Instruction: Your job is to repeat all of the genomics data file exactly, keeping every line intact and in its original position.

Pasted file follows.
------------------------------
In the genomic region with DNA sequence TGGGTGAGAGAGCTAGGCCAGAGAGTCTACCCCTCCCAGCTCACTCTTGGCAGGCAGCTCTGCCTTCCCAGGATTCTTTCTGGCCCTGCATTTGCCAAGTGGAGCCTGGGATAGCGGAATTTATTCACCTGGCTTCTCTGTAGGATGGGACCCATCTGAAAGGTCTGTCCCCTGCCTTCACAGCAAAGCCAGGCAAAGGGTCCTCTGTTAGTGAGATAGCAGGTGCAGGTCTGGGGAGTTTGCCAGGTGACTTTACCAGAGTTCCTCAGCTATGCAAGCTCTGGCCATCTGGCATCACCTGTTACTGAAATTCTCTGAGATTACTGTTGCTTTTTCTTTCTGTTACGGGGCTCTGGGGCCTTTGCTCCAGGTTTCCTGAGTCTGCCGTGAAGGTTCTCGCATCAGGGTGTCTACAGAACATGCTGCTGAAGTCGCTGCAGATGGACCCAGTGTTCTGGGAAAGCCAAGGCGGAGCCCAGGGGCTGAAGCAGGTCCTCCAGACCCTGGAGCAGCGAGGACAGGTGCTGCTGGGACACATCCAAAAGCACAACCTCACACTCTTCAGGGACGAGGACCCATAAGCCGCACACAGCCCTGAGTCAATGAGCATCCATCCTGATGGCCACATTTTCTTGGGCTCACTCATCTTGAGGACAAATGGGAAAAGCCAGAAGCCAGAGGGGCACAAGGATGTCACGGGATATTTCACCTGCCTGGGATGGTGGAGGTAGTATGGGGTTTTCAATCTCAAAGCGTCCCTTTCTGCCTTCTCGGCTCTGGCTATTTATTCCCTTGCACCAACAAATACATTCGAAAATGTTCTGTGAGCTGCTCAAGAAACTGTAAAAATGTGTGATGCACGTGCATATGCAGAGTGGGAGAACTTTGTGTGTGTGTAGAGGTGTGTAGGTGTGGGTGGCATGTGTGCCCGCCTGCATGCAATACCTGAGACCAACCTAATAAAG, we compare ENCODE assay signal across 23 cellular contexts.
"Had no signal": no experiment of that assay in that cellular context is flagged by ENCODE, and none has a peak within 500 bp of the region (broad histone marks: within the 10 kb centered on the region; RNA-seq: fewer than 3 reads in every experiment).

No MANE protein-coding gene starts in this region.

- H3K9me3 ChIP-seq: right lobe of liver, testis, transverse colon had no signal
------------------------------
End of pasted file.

In the genomic region with DNA sequence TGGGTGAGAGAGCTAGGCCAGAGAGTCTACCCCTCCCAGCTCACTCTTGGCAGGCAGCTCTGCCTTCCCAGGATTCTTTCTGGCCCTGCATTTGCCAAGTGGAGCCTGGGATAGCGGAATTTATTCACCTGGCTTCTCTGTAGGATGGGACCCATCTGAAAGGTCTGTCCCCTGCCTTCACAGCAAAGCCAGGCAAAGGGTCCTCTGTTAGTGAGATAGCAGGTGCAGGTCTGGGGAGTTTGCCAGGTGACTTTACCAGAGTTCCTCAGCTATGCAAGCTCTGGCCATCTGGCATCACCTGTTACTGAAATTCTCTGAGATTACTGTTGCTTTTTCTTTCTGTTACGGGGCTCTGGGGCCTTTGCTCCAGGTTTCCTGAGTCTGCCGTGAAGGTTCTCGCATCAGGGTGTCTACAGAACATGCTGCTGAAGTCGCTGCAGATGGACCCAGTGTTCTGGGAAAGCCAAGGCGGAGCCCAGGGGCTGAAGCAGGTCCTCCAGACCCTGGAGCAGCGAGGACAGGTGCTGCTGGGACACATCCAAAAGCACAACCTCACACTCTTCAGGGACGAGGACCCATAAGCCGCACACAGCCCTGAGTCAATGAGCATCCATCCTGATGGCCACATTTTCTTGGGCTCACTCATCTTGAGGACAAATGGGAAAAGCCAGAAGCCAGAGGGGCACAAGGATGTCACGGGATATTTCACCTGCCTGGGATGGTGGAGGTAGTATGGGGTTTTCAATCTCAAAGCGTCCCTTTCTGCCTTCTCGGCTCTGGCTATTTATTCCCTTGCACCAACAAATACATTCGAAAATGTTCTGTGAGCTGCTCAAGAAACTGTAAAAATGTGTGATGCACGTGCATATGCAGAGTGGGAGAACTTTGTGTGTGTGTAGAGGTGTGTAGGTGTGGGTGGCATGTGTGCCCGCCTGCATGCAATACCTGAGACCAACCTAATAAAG, we compare ENCODE assay signal across 23 cellular contexts.
"Had no signal": no experiment of that assay in that cellular context is flagged by ENCODE, and none has a peak within 500 bp of the region (broad histone marks: within the 10 kb centered on the region; RNA-seq: fewer than 3 reads in every experiment).

No MANE protein-coding gene starts in this region.

- H3K9me3 ChIP-seq: right lobe of liver, testis, transverse colon had no signal